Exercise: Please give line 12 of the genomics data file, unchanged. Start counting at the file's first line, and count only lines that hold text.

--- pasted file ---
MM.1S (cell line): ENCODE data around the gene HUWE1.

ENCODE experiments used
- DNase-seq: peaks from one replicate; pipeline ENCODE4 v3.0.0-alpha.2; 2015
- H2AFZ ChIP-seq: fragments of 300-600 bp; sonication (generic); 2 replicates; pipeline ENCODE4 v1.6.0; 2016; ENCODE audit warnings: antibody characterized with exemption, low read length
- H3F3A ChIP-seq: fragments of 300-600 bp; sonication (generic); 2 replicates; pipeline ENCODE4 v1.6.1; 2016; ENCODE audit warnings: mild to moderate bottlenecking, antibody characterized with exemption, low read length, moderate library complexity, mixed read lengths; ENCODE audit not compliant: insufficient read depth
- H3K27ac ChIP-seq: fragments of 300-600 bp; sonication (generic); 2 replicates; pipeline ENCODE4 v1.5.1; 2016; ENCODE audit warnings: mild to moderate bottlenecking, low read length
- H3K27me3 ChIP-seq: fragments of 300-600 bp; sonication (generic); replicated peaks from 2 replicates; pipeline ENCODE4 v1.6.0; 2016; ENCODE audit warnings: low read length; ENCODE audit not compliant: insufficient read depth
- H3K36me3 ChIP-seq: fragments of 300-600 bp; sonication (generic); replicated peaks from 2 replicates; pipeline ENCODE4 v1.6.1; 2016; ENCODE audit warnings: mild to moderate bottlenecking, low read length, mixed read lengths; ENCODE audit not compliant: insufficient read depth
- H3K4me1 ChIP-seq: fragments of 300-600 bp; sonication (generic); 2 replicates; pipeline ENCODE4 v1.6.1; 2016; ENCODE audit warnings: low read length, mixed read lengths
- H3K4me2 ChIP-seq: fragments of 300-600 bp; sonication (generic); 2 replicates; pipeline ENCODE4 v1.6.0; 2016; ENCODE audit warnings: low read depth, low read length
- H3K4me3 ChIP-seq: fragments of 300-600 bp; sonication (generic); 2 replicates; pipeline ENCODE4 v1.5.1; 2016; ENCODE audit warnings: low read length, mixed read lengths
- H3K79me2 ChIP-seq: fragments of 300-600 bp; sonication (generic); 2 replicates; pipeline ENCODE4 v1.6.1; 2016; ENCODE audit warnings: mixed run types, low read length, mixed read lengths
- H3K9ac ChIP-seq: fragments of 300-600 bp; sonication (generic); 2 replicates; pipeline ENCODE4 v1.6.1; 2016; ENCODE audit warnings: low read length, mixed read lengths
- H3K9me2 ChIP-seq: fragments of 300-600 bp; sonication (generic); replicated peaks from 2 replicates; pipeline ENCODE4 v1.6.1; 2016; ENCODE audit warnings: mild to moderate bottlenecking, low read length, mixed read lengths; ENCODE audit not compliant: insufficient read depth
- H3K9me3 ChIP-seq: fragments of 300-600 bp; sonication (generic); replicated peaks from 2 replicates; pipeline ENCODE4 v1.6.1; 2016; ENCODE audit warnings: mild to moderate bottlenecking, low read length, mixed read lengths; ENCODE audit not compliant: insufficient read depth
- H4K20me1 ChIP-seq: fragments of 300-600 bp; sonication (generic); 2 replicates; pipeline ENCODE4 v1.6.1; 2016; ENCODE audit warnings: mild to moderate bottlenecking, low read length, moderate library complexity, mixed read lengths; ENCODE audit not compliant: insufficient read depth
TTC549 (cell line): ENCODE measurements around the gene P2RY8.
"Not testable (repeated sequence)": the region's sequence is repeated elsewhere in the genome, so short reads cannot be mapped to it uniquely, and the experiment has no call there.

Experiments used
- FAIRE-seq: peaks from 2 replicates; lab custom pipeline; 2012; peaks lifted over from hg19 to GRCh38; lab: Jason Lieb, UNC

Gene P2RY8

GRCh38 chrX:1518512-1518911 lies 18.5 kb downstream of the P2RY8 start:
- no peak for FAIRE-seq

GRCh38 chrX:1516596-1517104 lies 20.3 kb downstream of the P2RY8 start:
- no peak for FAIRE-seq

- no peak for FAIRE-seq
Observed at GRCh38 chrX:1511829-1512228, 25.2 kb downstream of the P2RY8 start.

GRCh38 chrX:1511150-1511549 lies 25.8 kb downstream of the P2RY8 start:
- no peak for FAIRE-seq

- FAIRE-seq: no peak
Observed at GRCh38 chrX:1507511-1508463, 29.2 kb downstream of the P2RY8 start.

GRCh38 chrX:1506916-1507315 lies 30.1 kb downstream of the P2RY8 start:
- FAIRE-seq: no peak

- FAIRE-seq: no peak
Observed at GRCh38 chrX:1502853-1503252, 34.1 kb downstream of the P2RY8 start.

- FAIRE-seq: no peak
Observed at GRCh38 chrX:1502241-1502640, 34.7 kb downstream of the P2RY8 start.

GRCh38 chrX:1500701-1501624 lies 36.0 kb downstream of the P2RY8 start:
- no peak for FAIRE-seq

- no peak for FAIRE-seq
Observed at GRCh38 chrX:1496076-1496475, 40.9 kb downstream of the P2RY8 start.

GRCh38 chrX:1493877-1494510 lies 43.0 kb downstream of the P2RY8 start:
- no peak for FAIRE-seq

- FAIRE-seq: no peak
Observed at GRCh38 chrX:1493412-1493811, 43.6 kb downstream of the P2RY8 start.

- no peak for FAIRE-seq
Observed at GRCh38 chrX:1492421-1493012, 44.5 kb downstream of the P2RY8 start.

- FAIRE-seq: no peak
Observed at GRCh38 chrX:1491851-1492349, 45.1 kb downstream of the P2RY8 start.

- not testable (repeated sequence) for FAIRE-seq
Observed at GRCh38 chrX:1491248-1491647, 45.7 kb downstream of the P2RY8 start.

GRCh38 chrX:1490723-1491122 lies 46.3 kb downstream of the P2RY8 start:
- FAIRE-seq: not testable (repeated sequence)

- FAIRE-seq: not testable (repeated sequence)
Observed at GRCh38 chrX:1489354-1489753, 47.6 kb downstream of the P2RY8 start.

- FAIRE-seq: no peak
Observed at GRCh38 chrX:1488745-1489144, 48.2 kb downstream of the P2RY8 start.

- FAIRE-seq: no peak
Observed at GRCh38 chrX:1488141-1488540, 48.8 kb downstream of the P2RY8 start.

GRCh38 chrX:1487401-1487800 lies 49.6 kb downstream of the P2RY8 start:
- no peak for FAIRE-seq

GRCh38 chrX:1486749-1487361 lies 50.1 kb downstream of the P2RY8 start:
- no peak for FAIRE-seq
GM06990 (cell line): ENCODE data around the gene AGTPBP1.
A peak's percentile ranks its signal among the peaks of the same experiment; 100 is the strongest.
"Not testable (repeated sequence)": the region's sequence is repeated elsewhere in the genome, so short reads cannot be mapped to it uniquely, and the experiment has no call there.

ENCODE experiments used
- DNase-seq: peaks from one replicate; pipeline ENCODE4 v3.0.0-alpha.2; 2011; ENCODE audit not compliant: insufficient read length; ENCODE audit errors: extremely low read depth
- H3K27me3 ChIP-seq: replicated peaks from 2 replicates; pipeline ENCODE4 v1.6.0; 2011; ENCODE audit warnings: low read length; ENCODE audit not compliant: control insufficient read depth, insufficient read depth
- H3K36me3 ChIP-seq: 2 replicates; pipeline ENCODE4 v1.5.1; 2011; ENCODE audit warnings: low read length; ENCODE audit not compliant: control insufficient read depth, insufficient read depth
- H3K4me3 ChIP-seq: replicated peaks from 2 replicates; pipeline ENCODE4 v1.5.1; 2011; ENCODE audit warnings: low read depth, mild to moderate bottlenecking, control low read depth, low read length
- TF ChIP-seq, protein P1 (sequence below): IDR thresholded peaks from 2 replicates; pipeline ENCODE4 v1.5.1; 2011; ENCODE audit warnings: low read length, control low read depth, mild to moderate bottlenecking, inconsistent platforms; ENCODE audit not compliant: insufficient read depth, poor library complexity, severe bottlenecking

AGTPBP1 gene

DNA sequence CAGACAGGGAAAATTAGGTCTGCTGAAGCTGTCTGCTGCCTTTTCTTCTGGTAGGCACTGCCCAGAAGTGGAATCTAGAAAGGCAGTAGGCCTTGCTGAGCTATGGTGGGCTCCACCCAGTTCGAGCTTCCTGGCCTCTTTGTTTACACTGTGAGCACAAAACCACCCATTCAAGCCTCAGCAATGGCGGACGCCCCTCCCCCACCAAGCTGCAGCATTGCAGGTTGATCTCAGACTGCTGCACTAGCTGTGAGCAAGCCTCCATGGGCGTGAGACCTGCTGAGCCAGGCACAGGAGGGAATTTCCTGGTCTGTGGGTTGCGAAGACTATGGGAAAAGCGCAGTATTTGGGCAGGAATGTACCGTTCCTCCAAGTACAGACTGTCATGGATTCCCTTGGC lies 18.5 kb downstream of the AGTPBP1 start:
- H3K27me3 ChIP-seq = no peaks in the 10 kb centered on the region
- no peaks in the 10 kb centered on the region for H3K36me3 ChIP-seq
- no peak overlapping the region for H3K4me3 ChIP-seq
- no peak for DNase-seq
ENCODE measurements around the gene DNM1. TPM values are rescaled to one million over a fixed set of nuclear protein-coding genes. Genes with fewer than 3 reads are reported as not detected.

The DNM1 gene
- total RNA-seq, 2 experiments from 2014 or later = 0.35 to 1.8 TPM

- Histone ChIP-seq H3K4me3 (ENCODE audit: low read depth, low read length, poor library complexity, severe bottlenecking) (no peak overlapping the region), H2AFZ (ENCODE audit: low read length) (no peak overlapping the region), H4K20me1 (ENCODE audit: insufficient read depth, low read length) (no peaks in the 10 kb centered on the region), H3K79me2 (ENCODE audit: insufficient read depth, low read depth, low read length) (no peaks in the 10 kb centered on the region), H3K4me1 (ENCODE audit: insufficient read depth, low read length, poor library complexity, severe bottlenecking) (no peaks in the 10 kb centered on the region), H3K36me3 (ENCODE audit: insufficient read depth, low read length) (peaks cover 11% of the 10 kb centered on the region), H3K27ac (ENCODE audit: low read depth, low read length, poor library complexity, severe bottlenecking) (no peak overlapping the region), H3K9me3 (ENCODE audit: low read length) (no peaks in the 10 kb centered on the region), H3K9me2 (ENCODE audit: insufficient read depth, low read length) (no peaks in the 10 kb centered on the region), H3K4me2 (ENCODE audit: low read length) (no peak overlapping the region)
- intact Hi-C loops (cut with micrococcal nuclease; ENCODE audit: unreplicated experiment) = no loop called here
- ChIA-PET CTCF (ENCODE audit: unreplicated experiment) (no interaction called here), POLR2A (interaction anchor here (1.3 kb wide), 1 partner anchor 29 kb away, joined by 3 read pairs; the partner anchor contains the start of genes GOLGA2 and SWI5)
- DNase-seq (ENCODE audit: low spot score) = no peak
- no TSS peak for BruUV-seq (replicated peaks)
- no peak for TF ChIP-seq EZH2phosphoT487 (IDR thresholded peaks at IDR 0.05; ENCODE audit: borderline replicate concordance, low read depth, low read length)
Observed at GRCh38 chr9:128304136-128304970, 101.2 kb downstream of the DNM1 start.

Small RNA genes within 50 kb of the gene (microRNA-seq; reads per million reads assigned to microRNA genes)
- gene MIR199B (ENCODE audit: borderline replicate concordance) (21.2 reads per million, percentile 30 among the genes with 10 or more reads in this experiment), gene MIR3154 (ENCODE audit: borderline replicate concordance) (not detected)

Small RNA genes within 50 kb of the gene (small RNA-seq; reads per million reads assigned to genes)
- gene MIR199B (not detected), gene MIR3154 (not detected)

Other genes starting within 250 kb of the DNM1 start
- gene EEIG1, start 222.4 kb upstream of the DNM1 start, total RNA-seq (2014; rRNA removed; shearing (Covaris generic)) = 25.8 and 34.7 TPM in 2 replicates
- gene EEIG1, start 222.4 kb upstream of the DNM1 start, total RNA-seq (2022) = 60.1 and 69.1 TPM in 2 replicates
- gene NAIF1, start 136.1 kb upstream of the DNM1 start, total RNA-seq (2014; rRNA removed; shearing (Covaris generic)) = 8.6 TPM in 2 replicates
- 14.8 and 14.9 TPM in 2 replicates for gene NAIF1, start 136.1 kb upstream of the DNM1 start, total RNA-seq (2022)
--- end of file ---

- H3K79me2 ChIP-seq: fragments of 300-600 bp; sonication (generic); 2 replicates; pipeline ENCODE4 v1.6.1; 2016; ENCODE audit warnings: mixed run types, low read length, mixed read lengths